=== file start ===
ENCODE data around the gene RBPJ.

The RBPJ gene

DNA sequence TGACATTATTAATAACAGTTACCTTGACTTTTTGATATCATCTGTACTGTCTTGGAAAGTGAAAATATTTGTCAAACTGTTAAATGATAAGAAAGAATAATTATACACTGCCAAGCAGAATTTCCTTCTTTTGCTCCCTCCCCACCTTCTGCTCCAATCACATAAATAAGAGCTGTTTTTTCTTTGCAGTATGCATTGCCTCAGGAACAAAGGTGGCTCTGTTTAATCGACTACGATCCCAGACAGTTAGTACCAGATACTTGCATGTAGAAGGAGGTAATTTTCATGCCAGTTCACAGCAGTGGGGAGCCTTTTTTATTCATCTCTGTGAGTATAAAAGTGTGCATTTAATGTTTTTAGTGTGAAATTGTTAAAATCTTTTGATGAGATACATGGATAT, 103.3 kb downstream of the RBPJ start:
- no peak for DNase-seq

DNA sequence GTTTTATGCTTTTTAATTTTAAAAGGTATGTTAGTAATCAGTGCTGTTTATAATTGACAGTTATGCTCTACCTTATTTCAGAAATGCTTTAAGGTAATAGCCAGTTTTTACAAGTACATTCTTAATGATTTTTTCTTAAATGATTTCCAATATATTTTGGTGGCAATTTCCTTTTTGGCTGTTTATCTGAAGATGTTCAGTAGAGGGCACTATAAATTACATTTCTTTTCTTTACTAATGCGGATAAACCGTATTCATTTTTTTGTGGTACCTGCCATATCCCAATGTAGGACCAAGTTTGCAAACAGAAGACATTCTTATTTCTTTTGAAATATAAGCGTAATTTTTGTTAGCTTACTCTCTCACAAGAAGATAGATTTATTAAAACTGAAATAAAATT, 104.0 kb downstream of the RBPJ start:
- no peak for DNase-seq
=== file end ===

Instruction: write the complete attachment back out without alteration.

ENCODE data around the gene RBPJ.

The RBPJ gene

DNA sequence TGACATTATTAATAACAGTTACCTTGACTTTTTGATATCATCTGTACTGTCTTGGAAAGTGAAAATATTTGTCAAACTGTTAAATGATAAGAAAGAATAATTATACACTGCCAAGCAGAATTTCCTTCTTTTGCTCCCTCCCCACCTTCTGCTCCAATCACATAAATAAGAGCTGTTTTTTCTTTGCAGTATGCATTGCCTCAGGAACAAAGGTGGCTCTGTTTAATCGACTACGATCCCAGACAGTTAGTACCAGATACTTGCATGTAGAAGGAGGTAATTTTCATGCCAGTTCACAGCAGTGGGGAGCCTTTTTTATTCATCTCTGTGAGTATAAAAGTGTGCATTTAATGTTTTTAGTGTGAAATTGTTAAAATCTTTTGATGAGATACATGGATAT, 103.3 kb downstream of the RBPJ start:
- no peak for DNase-seq

DNA sequence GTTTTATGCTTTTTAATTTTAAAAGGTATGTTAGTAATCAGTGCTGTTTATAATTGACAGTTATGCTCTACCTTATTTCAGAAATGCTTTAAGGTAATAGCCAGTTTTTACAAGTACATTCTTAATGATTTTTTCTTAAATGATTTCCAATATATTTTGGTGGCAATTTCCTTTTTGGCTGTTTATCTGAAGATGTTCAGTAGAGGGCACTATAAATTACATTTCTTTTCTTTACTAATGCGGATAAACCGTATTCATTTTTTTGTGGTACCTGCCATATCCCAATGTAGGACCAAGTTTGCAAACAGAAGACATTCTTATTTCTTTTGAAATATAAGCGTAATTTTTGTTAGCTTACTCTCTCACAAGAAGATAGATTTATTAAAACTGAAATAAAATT, 104.0 kb downstream of the RBPJ start:
- no peak for DNase-seq